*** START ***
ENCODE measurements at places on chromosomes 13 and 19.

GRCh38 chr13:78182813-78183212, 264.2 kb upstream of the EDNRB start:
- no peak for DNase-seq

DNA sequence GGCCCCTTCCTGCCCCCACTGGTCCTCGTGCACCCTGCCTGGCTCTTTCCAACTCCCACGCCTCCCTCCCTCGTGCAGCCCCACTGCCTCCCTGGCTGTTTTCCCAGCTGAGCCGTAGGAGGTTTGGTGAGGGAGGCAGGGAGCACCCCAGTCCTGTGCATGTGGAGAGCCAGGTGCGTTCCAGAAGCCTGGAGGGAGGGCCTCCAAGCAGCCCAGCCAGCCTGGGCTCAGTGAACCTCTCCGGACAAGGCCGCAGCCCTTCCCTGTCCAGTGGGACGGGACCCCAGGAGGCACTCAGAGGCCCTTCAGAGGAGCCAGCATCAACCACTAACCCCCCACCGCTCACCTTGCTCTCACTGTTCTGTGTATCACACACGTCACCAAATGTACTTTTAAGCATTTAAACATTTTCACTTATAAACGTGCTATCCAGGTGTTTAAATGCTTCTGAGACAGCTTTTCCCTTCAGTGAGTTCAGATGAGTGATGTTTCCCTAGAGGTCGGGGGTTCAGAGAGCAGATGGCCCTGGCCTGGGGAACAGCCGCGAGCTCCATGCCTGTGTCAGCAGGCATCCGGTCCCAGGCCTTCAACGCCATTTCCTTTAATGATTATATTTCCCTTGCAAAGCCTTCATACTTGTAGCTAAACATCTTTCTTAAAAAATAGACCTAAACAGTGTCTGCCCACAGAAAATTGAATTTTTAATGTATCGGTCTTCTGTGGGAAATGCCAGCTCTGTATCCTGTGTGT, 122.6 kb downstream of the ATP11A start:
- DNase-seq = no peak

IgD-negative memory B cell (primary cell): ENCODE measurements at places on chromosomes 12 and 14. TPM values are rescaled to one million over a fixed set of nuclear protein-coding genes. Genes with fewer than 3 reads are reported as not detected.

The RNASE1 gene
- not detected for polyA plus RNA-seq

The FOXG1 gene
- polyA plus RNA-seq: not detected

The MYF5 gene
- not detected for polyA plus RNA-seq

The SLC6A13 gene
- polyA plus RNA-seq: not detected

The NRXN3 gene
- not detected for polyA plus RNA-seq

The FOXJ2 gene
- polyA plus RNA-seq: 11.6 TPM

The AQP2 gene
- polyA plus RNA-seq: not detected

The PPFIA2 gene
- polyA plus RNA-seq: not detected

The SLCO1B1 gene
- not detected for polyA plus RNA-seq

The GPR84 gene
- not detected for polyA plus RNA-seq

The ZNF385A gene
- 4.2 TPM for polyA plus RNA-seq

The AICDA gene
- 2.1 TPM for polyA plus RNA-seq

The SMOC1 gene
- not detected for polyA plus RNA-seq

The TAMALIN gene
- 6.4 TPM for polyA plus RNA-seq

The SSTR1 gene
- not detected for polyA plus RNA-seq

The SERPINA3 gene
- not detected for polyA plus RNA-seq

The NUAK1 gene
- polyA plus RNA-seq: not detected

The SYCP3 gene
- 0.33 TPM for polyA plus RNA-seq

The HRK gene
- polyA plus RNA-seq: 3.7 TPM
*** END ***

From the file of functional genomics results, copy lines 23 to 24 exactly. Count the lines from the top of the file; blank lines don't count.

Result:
The SLCO1B1 gene
- not detected for polyA plus RNA-seq